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- "I am one of many specialized assassins in our present called loopers. So when criminal organizations in the future need gone, they zap them back to me and I eliminate the target from the future. Loopers are well paid. We live the good life and the only rule is never let your target escape, even if your target is you."
Played By: Joseph Gordon-Levitt
- Anti-Hero: Young Joe is a Nominal Hero at the start of the movie. He's (mostly) self-centered, has no qualms executing people for the mob, and shows few signs of heroism throughout most of the film. He develops more into an Unscrupulous Hero when Cid becomes something of a Morality Pet for him in the third act.
- Byronic Hero: Joe himself is a hitman who not only works for himself but is also a flawed protagonist with a mysterious past that is never mentioned.
- Functional Addict: Averted. While relatively efficient at their jobs, both Joes are crippling addicts to the "eyedrop drug." Somewhat played straight with Old Joe however, as he's been off the stuff thanks to his wife. The withdrawal symptoms on the other hand look to be similar to heroin, only about a hundred times worse.
- Heroic Sacrifice: Joe's suicide at the climax of the film. He realizes it's the only way to save Sara and hopefully avoid Cid's Start of Darkness.
- Heroic Suicide: Kills himself to stop the cycle that would create the Rainmaker.
- Hitman with a Heart: Develops into this over time, especially with Love Redeems in play.
- It's All About Me: His defining flaw. Joe is always focused on himself first and foremost, even selling out Seth just so he wouldn't have to part with half the silver he'd saved up. It takes the events of the film for him to grow out of it.
- Jerk with a Heart of Gold: He may be a hedonistic and self-serving asshole most of the time, but he does have his moments of showing that he's not a completely terrible person:
- He does grow to care about Cid and is shown attempting to help Cid when he falls down the stairs. That doesn't stop him from almost killing Cid when he finds out he'll become the Rainmaker in the future, but he stops himself.
- When discussing his future with Old Joe, he asks Old Joe to show him what his future wife looks like so he'll know to stay away from her, which would save her life. Old Joe refuses, however.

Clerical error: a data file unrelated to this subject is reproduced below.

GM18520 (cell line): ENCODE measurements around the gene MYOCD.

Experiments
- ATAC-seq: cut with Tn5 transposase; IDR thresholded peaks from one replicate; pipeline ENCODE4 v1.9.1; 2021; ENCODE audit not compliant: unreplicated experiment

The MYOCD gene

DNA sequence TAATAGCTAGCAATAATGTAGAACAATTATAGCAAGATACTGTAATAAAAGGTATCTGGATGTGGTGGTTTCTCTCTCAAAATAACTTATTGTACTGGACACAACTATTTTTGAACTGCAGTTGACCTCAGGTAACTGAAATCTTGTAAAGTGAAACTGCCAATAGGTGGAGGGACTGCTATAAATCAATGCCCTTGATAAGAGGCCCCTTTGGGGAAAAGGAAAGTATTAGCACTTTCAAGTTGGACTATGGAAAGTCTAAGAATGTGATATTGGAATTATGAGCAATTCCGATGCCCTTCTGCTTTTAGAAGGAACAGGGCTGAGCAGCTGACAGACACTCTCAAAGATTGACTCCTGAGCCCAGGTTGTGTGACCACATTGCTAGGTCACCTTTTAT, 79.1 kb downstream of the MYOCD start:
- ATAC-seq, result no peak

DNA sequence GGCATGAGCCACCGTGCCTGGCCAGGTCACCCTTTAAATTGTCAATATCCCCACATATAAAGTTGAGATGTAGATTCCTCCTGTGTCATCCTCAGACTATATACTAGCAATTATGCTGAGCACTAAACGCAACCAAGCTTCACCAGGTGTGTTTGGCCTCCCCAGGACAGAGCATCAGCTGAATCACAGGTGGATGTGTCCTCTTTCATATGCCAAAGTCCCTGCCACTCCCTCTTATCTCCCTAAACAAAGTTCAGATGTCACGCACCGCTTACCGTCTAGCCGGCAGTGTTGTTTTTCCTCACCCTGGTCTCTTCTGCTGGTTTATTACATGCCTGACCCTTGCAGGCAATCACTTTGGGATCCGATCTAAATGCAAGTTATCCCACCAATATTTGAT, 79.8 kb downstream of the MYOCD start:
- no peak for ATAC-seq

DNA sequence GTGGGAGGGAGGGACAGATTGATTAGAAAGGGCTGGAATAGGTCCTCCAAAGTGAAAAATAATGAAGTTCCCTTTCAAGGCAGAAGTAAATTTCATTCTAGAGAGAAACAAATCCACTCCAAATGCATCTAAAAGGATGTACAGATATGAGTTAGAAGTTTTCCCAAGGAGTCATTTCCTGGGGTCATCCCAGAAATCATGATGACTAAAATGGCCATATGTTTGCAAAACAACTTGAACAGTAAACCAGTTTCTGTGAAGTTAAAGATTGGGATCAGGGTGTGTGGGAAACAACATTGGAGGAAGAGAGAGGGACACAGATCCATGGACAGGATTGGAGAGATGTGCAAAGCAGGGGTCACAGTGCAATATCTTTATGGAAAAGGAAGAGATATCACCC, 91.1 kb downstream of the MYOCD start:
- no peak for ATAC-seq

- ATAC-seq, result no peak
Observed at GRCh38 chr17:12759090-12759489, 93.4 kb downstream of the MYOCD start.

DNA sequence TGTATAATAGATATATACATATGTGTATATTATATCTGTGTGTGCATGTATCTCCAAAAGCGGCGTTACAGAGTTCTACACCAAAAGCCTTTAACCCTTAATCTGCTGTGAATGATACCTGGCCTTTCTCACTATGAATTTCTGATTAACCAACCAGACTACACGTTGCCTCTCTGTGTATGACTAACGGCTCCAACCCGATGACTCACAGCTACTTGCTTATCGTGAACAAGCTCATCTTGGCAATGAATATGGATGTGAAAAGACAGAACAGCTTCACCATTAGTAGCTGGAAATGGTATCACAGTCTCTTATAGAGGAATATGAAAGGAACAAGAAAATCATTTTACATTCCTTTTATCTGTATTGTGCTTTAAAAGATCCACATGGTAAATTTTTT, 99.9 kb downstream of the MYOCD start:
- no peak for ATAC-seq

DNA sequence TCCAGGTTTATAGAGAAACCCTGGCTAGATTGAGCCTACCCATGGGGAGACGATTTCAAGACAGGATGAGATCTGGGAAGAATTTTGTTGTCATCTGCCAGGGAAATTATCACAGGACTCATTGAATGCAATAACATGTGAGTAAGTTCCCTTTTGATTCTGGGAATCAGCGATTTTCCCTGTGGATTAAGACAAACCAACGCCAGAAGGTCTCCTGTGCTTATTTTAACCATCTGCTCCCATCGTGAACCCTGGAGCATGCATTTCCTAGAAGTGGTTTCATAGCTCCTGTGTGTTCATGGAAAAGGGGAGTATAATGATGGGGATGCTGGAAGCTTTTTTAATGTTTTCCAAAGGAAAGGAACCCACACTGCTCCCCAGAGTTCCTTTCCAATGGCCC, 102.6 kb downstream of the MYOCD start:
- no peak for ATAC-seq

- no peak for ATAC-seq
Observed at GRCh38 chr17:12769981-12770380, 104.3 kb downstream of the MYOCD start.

- He offers up half his silver to save Suzie from continuing to live an unhappy life as a prostitute.
- He genuinely feels guilty about selling out Seth for silver.
- At the end of the movie, he sacrifices his future by performing a Heroic Suicide to end the cycle of revenge that would create the Rainmaker.
- Love Redeems: In stark contrast to Old Joe.
- Redemption Equals Death: Redeems himself for his past as a hitman by destroying the main threat in the future... by committing Heroic Suicide.
- Shadow Archetype: He and Old Joe ultimately become this.
- Taking You with Me: Kills himself in order to erase Old Joe from existence and (hopefully) stop Cid from becoming the Rainmaker.
- Took a Level in Kindness: Young Joe is initially very greedy and selfish, prefering to rat out a friend rather than losing half of his silver, but he became a better person after his character development and by the end of the film he even sacrifices himself in order to save the lives of Sara and Cid.
- Villain Protagonist: Young Joe is a hedonistic junkie who wants no part of his future's Crapsack World.
Played By: Bruce Willis
- Always Save the Girl: Old Joe will do just about anything to save his wife. However, when given the option to stop his past self from meeting her, he refuses. He cannot sacrifice their relationship.
- Anti-Villain: Has sympathetic goals when trying to save his wife and prevent the rise of a merciless underworld kingpin. However, he's unwilling to sacrifice his relationship with his wife to save her, and is willing to kill children to stop the kingpin (though he's also tormented by guilt when he does).
- Apologetic Attacker: He cried after killing the first Rainmaker prospect.
- Bald Head of Toughness: He has gone bald in his later years with flashbacks of his time in China even showing his gradually receding hairline. Nonetheless, he's still extremely tough and capable.
- Big Bad: The conflict between Young Joe and him is the main point of the film. After losing his wife, he sets out to kill the Rainmaker, who turns out to be Cid and won't let anything stop him.
- Create Your Own Villain: Almost. Killing Sara would have set Cid on the path to becoming the Rainmaker, but Young Joe's suicide prevents Cid's descent into villainy.
- Crusading Widower: His reason for his mission.
- Cunning Linguist: In addition to Mandarin from his time in China, he also kept learning French and improved considerably at it.
- Determinator: He won't stop at anything, not even at killing children, in order to save his wife in the future.
- Evil Old Folks: Exceptionally good at combat despite being in his 50s, which puts him at least a decade older than just about everyone he goes up against.